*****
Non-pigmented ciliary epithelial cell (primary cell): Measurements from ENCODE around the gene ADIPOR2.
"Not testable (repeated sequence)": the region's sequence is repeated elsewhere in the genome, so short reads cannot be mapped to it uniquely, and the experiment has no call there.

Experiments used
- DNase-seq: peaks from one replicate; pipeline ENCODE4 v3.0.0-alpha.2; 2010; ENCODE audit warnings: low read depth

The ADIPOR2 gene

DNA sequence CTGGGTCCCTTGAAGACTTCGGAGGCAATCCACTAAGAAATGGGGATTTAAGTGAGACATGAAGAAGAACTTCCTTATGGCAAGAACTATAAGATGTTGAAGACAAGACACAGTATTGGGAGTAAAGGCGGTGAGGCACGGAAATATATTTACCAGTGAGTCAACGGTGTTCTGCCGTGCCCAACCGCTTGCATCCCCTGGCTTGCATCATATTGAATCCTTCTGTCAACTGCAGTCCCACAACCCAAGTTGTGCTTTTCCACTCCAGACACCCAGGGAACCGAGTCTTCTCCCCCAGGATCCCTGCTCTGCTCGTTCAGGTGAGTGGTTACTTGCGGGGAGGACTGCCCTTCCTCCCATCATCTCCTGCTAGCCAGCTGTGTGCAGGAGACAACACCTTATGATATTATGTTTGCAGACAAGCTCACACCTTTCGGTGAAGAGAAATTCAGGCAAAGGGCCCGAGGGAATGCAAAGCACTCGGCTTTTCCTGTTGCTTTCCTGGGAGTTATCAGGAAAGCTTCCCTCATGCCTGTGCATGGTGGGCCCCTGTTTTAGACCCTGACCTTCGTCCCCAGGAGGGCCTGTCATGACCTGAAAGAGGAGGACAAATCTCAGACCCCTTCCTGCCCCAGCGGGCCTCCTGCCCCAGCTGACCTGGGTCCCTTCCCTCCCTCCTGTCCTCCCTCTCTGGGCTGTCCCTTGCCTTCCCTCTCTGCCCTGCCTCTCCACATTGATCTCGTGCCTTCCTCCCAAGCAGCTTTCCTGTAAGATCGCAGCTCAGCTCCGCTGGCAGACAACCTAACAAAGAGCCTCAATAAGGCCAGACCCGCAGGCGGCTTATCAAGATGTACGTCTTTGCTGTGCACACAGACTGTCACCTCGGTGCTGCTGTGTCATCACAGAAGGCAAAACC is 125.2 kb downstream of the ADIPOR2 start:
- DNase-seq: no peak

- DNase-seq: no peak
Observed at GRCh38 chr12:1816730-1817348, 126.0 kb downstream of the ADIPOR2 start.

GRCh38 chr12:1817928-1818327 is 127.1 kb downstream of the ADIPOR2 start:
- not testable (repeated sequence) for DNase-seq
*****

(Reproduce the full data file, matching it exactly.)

Non-pigmented ciliary epithelial cell (primary cell): Measurements from ENCODE around the gene ADIPOR2.
"Not testable (repeated sequence)": the region's sequence is repeated elsewhere in the genome, so short reads cannot be mapped to it uniquely, and the experiment has no call there.

Experiments used
- DNase-seq: peaks from one replicate; pipeline ENCODE4 v3.0.0-alpha.2; 2010; ENCODE audit warnings: low read depth

The ADIPOR2 gene

DNA sequence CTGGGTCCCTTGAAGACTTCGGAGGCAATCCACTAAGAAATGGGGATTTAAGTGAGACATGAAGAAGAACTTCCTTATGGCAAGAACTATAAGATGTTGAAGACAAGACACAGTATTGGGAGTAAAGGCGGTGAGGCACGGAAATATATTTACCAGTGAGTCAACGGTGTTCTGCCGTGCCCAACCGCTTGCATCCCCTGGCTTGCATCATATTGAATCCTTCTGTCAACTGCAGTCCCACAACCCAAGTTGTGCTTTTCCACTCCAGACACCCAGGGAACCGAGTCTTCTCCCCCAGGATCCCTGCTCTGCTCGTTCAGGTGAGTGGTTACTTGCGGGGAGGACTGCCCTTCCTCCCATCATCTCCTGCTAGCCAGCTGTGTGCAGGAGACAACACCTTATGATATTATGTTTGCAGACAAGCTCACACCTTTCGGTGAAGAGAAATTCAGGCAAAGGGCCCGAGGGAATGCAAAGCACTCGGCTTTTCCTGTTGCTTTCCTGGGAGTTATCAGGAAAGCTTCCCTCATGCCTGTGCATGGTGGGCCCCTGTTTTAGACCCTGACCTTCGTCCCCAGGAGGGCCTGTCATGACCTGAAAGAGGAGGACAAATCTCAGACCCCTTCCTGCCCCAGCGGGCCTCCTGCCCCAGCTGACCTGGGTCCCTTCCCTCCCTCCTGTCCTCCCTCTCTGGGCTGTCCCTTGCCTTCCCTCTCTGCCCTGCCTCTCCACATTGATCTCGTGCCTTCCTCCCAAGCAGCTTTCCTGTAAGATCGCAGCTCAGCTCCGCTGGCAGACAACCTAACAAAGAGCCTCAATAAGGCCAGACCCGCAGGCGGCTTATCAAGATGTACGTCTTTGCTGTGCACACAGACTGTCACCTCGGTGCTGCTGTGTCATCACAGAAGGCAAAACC is 125.2 kb downstream of the ADIPOR2 start:
- DNase-seq: no peak

- DNase-seq: no peak
Observed at GRCh38 chr12:1816730-1817348, 126.0 kb downstream of the ADIPOR2 start.

GRCh38 chr12:1817928-1818327 is 127.1 kb downstream of the ADIPOR2 start:
- not testable (repeated sequence) for DNase-seq